I See I Had ... Home

 

Study Notes:

  1. 1.When we first respond to a call we use the mnemonic ‘Safety F.I.R.S.T. G.E.T. 1° &  2° ABCDs’ (Safety first, get primary and secondary ABCDs) to guide what we do for the first 1-5 minutes of the call.

  2. 2.To complete the call we use the mnemonic “I.C.I.H.A.D.Vs.As. & Tx’, which is spoken as “I see I had vital signs assessed and treated’, and is referred to as the ICI HAD mnemonic (said as “I see I had”).

  3. 3.The ICI HAD mnemonic is also used to guide how we give a medical report to another health care professional, and as a standardized format for charting.

  4. 4.Unlike ‘Safety First...’, the ‘ICI HAD...’ mnemonic does not necessarily have to be completed in exact order (although, it’s convenient if you can).  Also, unlike ‘Safety First...’ we do not always complete all the steps in ‘ICI HAD’ although, again, it’s good if you can.

Overview

“I see I had vital signs assessed and treated”

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When you receive an emergency call you begin to move toward the patient. Whether this means getting into your ambulance, starting to drive to the patient’s location, or getting out of your ambulance and walking toward your patient, you are approaching your patient.  At this stage of the call you need to think about a large number of things in a specific order.  The way I recommend you do that is by following the steps laid out in the mnemonic Safety FIRST GET 1° and 2° ABCDs.  This is what I call the ‘patient approach’ mnemonic.  If you’re not familiar with it, I suggest you read through that section of the website first, then come back to this one.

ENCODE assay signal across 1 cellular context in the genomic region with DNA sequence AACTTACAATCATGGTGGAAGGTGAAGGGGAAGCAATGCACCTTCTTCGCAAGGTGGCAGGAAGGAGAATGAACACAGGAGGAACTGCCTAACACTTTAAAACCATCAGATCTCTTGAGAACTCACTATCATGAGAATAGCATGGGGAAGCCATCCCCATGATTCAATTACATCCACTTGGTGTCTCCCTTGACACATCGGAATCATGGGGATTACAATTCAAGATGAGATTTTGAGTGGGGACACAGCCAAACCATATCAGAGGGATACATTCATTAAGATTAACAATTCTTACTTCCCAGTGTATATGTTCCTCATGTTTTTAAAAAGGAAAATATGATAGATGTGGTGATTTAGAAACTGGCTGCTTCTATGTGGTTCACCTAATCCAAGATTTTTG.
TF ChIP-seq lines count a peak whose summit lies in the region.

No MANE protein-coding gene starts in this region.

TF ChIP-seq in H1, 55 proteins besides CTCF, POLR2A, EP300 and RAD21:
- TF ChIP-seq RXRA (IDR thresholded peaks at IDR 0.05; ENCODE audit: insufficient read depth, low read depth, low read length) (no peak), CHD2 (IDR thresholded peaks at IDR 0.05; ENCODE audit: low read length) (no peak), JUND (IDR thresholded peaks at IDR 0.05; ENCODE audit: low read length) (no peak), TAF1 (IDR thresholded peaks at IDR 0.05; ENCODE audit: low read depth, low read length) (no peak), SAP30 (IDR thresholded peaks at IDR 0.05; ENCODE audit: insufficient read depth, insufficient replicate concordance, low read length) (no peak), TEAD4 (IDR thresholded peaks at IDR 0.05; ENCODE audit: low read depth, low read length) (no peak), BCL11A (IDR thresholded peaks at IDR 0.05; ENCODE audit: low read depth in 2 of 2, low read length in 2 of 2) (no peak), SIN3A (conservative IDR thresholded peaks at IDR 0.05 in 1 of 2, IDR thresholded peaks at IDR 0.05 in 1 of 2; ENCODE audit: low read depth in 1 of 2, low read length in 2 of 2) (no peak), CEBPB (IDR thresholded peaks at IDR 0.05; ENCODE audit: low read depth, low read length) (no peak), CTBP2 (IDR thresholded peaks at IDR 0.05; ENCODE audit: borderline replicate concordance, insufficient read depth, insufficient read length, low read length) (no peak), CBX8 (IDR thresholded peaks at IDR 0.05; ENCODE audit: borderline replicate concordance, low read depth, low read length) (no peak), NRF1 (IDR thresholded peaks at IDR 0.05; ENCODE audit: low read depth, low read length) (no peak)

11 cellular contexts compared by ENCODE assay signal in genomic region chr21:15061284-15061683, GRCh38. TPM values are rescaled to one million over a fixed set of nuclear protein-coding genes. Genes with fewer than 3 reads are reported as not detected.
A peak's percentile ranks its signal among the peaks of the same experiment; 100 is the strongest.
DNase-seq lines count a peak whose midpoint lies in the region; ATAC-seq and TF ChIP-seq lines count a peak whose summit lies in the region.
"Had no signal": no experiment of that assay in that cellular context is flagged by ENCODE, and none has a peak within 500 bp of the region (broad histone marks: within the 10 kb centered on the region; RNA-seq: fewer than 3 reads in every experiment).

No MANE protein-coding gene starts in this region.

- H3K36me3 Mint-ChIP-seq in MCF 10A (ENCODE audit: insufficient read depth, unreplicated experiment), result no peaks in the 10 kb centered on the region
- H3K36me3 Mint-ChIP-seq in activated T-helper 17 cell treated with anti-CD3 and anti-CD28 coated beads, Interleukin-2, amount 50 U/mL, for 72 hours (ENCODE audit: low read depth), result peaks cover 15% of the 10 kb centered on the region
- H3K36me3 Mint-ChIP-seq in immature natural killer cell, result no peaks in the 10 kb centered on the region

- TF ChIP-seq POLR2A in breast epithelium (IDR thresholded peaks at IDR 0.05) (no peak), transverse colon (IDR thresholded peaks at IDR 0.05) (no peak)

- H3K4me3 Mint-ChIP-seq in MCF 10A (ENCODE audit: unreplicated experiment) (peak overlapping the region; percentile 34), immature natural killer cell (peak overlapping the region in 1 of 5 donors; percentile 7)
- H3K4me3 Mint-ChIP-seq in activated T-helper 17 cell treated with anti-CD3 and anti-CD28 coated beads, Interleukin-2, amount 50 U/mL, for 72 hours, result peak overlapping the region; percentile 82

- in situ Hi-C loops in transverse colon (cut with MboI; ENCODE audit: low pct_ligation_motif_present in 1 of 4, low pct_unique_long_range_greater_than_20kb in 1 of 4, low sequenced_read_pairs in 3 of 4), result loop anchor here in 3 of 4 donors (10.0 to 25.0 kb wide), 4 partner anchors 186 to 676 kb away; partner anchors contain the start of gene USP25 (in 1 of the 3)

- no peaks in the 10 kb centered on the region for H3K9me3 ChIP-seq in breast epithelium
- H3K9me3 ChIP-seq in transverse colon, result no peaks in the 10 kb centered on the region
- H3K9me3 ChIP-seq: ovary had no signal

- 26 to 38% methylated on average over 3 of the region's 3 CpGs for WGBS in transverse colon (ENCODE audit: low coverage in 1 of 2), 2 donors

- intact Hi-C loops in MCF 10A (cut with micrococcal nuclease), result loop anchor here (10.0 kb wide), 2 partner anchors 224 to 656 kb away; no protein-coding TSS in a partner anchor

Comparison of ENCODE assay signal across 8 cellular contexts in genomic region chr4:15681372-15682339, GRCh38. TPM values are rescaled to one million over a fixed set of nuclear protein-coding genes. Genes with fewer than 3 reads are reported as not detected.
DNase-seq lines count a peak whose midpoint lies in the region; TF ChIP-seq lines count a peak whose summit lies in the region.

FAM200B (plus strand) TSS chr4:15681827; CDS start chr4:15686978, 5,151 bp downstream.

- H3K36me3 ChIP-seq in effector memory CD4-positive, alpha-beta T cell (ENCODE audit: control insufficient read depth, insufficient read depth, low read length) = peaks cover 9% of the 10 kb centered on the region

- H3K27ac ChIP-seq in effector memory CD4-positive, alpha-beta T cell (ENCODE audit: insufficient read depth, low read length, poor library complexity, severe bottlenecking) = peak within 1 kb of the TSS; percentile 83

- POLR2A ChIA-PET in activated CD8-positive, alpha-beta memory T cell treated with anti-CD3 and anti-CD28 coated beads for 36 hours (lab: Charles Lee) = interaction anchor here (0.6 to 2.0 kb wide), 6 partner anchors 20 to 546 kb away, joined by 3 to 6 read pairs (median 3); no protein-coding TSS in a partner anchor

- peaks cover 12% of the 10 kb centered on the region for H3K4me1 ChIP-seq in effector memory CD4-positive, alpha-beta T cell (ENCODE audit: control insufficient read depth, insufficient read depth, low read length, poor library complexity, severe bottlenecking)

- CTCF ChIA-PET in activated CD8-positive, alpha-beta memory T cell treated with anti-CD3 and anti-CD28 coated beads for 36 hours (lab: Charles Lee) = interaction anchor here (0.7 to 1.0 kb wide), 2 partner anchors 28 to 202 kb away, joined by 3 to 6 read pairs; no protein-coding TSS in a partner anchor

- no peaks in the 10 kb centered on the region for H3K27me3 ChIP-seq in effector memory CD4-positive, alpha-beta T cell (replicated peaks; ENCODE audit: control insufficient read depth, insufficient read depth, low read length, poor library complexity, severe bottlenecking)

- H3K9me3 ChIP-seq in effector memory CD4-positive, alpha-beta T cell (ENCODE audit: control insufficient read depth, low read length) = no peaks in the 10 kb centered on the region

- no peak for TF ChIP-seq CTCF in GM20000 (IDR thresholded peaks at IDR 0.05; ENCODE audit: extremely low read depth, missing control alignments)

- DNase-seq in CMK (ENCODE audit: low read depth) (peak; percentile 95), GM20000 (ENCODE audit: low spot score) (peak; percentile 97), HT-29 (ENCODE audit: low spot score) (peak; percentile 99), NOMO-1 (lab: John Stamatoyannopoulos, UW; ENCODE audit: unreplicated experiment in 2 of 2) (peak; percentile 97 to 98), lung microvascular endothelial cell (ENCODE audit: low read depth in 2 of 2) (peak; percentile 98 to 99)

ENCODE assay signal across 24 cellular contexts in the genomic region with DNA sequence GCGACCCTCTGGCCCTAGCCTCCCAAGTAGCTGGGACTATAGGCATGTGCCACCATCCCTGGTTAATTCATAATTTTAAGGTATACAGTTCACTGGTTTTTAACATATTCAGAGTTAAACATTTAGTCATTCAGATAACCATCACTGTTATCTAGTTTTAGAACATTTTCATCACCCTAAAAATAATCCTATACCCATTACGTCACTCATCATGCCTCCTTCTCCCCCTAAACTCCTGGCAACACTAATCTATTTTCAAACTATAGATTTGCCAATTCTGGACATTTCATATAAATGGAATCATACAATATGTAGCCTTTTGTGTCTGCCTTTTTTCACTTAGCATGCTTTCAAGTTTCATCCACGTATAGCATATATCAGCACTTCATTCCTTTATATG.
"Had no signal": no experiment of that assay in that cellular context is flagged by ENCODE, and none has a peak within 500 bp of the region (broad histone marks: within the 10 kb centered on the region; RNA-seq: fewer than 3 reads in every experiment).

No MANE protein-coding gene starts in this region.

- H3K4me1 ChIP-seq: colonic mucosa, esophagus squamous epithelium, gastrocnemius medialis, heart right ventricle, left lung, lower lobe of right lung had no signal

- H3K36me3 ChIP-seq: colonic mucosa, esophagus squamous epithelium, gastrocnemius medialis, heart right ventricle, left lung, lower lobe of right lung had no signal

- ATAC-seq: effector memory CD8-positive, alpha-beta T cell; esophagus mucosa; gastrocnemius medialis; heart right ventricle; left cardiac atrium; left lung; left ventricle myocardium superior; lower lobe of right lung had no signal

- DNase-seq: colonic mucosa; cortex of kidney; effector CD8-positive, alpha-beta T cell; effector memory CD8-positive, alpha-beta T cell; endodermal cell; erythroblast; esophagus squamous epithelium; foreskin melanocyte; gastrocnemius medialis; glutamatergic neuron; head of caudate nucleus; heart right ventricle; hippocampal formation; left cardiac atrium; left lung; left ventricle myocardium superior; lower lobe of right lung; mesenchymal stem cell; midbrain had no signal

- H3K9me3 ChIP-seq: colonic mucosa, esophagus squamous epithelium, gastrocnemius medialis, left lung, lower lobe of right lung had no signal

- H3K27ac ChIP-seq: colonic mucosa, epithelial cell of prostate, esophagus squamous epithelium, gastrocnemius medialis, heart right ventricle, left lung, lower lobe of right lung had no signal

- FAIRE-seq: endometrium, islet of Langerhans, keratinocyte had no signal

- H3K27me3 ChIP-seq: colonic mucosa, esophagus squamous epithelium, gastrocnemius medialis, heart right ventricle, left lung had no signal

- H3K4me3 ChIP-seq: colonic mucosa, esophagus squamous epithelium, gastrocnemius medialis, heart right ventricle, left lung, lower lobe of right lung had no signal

After you have completed the patient approach (using the mnemonic above) you then have another set of steps to remember and perform.  To remember these steps I teach my students to use the memory aid “I see I had vitals assessed and treated”, which I call the ‘call completion’ mnemonic (I C I HAD Vs As & Tx). In this section of the site, I’ll explain what that means and how to use it.

Unlike the “Safety First” mnemonic, the steps in “I see I had...” aren’t as rigid.  Although it makes the most sense to complete them in the order given, it’s not as important to do so.  In fact, in some calls, there are steps you will miss altogether, and that is OK.  For example, in a severe trauma call we often don’t obtain the identity of the patient, nor do we delve into their past medical history, allergies or any medications they might be taking.  Those are ‘nice-to-know’ items and so not very important when time is of the essence.

Another advantage of this memory aid is that it follows an internationally standardized format for giving a patient report to other medical professionals. Here’s an example. Using this format to communicate with other clinicians will help to establish your credibility as a medical professional.  It’s also a useful format if you write your patient reports in a ‘free-style’ manner (as opposed to filling in boxes on a form).

In the next few pages I’ll explain what each step of this memory aid means.  There is a menu in the top right hand of this page to help you navigate.  You can also use the ‘next’ link at the bottom of each page.

Ready to start?  Hit the ‘next’ link below ...

Completing the Call ...